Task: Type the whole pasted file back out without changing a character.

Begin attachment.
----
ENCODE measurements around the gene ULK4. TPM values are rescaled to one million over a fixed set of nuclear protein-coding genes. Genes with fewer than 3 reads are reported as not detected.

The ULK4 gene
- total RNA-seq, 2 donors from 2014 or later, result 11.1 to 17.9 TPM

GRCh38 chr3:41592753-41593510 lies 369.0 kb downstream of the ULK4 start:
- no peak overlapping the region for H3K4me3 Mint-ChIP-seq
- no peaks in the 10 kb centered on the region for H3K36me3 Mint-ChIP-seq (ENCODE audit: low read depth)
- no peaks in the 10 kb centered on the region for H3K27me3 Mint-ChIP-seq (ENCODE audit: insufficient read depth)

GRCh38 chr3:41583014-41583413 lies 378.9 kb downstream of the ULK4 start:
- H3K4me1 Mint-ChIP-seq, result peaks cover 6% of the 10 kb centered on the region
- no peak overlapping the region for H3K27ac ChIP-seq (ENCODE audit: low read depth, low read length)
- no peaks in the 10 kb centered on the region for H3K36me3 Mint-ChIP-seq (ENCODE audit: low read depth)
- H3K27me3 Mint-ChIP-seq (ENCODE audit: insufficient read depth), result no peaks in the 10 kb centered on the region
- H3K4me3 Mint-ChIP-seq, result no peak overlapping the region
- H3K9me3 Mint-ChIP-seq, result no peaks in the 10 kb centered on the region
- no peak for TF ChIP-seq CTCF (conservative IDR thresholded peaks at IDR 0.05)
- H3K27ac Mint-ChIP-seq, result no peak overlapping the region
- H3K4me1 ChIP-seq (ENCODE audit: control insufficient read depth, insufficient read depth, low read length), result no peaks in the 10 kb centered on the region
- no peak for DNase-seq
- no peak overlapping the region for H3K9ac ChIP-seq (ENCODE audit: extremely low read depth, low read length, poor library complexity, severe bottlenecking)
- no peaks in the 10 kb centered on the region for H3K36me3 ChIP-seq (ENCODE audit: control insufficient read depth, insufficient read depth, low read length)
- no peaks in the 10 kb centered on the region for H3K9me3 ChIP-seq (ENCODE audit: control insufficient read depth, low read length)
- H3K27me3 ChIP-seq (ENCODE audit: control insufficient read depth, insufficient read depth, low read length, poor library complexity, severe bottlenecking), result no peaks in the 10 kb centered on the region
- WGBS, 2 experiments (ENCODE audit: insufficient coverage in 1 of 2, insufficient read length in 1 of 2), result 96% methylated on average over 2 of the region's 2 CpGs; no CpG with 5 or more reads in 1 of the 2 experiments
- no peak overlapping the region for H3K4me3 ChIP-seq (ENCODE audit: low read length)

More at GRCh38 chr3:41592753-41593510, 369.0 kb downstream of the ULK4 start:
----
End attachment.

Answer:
ENCODE measurements around the gene ULK4. TPM values are rescaled to one million over a fixed set of nuclear protein-coding genes. Genes with fewer than 3 reads are reported as not detected.

The ULK4 gene
- total RNA-seq, 2 donors from 2014 or later, result 11.1 to 17.9 TPM

GRCh38 chr3:41592753-41593510 lies 369.0 kb downstream of the ULK4 start:
- no peak overlapping the region for H3K4me3 Mint-ChIP-seq
- no peaks in the 10 kb centered on the region for H3K36me3 Mint-ChIP-seq (ENCODE audit: low read depth)
- no peaks in the 10 kb centered on the region for H3K27me3 Mint-ChIP-seq (ENCODE audit: insufficient read depth)

GRCh38 chr3:41583014-41583413 lies 378.9 kb downstream of the ULK4 start:
- H3K4me1 Mint-ChIP-seq, result peaks cover 6% of the 10 kb centered on the region
- no peak overlapping the region for H3K27ac ChIP-seq (ENCODE audit: low read depth, low read length)
- no peaks in the 10 kb centered on the region for H3K36me3 Mint-ChIP-seq (ENCODE audit: low read depth)
- H3K27me3 Mint-ChIP-seq (ENCODE audit: insufficient read depth), result no peaks in the 10 kb centered on the region
- H3K4me3 Mint-ChIP-seq, result no peak overlapping the region
- H3K9me3 Mint-ChIP-seq, result no peaks in the 10 kb centered on the region
- no peak for TF ChIP-seq CTCF (conservative IDR thresholded peaks at IDR 0.05)
- H3K27ac Mint-ChIP-seq, result no peak overlapping the region
- H3K4me1 ChIP-seq (ENCODE audit: control insufficient read depth, insufficient read depth, low read length), result no peaks in the 10 kb centered on the region
- no peak for DNase-seq
- no peak overlapping the region for H3K9ac ChIP-seq (ENCODE audit: extremely low read depth, low read length, poor library complexity, severe bottlenecking)
- no peaks in the 10 kb centered on the region for H3K36me3 ChIP-seq (ENCODE audit: control insufficient read depth, insufficient read depth, low read length)
- no peaks in the 10 kb centered on the region for H3K9me3 ChIP-seq (ENCODE audit: control insufficient read depth, low read length)
- H3K27me3 ChIP-seq (ENCODE audit: control insufficient read depth, insufficient read depth, low read length, poor library complexity, severe bottlenecking), result no peaks in the 10 kb centered on the region
- WGBS, 2 experiments (ENCODE audit: insufficient coverage in 1 of 2, insufficient read length in 1 of 2), result 96% methylated on average over 2 of the region's 2 CpGs; no CpG with 5 or more reads in 1 of the 2 experiments
- no peak overlapping the region for H3K4me3 ChIP-seq (ENCODE audit: low read length)

More at GRCh38 chr3:41592753-41593510, 369.0 kb downstream of the ULK4 start: